I am re-re-reading Radwa Ashour’s Specters (you wouldn’t want me to do a slipshod review!) and was recently at the part where Ibrahim Nasrallah, Mourid Bargouti (Ashour’s husband) and Saadi Youssef are trying to enter Egypt for an Arabic poetry festival.
It was 1993. Ashour thought that, because her (Palestinian) husband had been invited by Egypt’s General Organization of Cultural Centers, this would be an easy entrance. But:
An hour passed, two hours. One of the two [council] employees went into the customs area, then came back. He called the Council. Back he went again. I called Tamim.
‘What’s the problem?’ he said.
‘Maybe it’s your Uncle Saadi, because he’s Iraqi, maybe it’s Papa—I don’t know.’
We kept waiting until our Three Musketeers appeared: Ibrahim Nasrallah—they let him in, but in solidarity with Mourid and Saadi he refused to enter. Three and a half hours later they let Saadi in—for Mourid’s sake, he waited with Ibrahim Nasrallah. Finally they let Mourid in, and the three of them emerged. We got home to Ramez Street a little before nine o’clock.
And because we swallow all this and refrain from choking on it, it stays down.
Then, yesterday, I saw that Sinan Antoon had posted three new translations of poems in Youssef’s 2009 collection, al-A`mal al-Shi`riyya: al-Juz’ al-Sadis, on Jadaliyya.
Youssef is certainly more well-known that, for instance, now-deceased Iraqi poet Sargon Boulos. Youssef’s collection Without an Alphabet, Without a Face was translated by Khaled Mattawa and published in 2002 by Graywolf Press. It won the 2003 PEN Award for Poetry in Translation.
Still, I thought I would dig up a little about Youssef, and I was not disappointed. The poet speaks here with interviewer Joy E. Stocke. She asks him to talk about the Arabic language:
First of all, I can’t write poetry in any other language. Impossible. I have to write in Arabic because each language has its own history and Arabic is my history. I consider Arabic to be the most beautiful language.
Well it is a very free language. I mean you can create new words in Arabic. So, you can say that it is an open language, a language that a poet can always renew. If you know Arabic well with a classical formation, in a way you will be more free because you will see more things. You can work within the language to create a new word and it will be understood. It will not be considered strange.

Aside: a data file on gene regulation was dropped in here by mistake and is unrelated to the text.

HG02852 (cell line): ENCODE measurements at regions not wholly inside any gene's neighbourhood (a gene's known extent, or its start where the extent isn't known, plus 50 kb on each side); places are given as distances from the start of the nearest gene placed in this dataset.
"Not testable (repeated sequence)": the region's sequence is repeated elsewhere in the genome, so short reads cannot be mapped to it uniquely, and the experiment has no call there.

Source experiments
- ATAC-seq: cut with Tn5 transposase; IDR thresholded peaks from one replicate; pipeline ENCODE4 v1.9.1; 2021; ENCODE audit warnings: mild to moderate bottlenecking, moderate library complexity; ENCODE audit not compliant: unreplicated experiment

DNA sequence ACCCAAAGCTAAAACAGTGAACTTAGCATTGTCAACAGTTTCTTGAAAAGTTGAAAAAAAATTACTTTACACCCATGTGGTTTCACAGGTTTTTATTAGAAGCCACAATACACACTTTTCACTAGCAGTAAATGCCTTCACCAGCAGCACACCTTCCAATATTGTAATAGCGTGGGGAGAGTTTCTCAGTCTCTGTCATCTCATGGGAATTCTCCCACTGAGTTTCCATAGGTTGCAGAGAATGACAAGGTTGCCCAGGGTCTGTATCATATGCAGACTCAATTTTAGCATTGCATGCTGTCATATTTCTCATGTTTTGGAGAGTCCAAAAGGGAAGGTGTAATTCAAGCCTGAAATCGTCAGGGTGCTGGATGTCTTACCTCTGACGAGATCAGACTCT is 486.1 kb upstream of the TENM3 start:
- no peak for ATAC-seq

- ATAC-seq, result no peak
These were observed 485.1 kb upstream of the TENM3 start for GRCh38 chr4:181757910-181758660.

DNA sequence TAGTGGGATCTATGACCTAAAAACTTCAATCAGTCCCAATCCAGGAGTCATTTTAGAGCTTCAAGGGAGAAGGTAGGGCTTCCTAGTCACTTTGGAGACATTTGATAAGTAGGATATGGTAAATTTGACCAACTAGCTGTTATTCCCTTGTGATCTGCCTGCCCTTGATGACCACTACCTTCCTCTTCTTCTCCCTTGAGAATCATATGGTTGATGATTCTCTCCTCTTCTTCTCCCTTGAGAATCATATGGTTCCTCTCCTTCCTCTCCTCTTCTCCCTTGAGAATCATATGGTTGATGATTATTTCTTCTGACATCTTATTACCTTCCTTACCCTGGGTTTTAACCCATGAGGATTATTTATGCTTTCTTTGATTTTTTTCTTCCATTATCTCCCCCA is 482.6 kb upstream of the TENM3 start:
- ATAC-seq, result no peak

For example, when you hear the church bell toll, or ring. In Arabic, if you take the past tense for the sound of a bell ringing — the bell rang — I can extend the sense of time that it takes for a bell to ring. Instead of saying rang, I can use the language to create a new word that shows the extended way a bell rings, how the sound moves through the air. I create a new word because I need to do so, and a reader of Arabic will understand. In fact a reader of Arabic will expect it.
And about the translation of his poetry from Arabic into English:
…for example, my collection of poems Without an Alphabet, Without A Face (Graywolf Press), I corresponded with the translator, Khaled Mattawa. We kept corresponding and I would ask him about this thing or that thing. It is very difficult to capture the music of Arabic poetry, but Mattawa knows both languages very well.
Still, it is very difficult to get English exactly close to Arabic because the system is so different. The music of the poem sounds different so really, you try to have two poems with the same tone and feeling.
Read Saadi Youssef’s poetry for yourself:
From Jadaliyya, three poems translated by Sinan Antoon: Fulfillment, Conversation, and O Nostalgia: My enemy.
From Banipal 15/16, Elsinore, Hamlet’s Castle, translated by Sargon Boulus.
From Blue Moon Review, two poems translated by Mattawa: Shatt Al-Arab and Thank You Imru Ul-Qais.
From Poems About War, translated by Khaled Mattawa, from America, America.